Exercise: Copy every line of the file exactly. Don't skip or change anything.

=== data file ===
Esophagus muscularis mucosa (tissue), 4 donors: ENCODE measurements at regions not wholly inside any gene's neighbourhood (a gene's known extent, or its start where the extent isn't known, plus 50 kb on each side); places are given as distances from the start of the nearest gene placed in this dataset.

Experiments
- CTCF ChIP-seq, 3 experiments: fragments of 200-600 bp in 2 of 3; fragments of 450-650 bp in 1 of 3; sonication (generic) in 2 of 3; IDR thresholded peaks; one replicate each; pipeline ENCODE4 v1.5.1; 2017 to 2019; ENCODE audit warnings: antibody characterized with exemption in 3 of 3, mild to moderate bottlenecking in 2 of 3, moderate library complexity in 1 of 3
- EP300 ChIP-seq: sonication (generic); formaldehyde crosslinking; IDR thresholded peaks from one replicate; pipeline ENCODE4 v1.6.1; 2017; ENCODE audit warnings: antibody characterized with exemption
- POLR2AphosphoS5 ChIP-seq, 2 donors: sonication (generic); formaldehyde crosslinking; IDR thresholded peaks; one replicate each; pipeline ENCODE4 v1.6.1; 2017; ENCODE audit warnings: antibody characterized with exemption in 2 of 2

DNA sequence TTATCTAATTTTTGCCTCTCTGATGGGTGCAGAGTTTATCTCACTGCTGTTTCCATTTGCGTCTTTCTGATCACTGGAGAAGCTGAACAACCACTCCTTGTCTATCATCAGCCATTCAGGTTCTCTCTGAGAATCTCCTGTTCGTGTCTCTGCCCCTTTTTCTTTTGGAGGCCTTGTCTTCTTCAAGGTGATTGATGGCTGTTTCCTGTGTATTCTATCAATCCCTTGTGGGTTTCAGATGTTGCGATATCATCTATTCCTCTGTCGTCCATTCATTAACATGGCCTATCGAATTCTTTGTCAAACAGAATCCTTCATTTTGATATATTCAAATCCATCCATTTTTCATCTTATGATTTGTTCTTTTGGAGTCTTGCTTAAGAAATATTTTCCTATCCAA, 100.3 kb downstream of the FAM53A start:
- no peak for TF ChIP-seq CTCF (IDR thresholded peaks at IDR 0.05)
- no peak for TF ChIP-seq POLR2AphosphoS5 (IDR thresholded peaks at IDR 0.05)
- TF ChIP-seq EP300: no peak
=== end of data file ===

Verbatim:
Esophagus muscularis mucosa (tissue), 4 donors: ENCODE measurements at regions not wholly inside any gene's neighbourhood (a gene's known extent, or its start where the extent isn't known, plus 50 kb on each side); places are given as distances from the start of the nearest gene placed in this dataset.

Experiments
- CTCF ChIP-seq, 3 experiments: fragments of 200-600 bp in 2 of 3; fragments of 450-650 bp in 1 of 3; sonication (generic) in 2 of 3; IDR thresholded peaks; one replicate each; pipeline ENCODE4 v1.5.1; 2017 to 2019; ENCODE audit warnings: antibody characterized with exemption in 3 of 3, mild to moderate bottlenecking in 2 of 3, moderate library complexity in 1 of 3
- EP300 ChIP-seq: sonication (generic); formaldehyde crosslinking; IDR thresholded peaks from one replicate; pipeline ENCODE4 v1.6.1; 2017; ENCODE audit warnings: antibody characterized with exemption
- POLR2AphosphoS5 ChIP-seq, 2 donors: sonication (generic); formaldehyde crosslinking; IDR thresholded peaks; one replicate each; pipeline ENCODE4 v1.6.1; 2017; ENCODE audit warnings: antibody characterized with exemption in 2 of 2

DNA sequence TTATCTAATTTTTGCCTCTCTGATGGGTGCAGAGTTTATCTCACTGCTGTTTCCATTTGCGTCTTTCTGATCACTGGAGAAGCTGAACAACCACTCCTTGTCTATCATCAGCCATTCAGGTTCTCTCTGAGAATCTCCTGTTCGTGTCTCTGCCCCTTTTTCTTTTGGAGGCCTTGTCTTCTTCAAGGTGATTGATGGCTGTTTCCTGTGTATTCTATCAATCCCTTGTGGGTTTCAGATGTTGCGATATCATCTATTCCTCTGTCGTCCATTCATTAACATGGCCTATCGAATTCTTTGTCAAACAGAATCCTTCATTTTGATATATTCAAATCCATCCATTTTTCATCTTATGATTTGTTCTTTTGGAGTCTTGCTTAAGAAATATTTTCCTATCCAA, 100.3 kb downstream of the FAM53A start:
- no peak for TF ChIP-seq CTCF (IDR thresholded peaks at IDR 0.05)
- no peak for TF ChIP-seq POLR2AphosphoS5 (IDR thresholded peaks at IDR 0.05)
- TF ChIP-seq EP300: no peak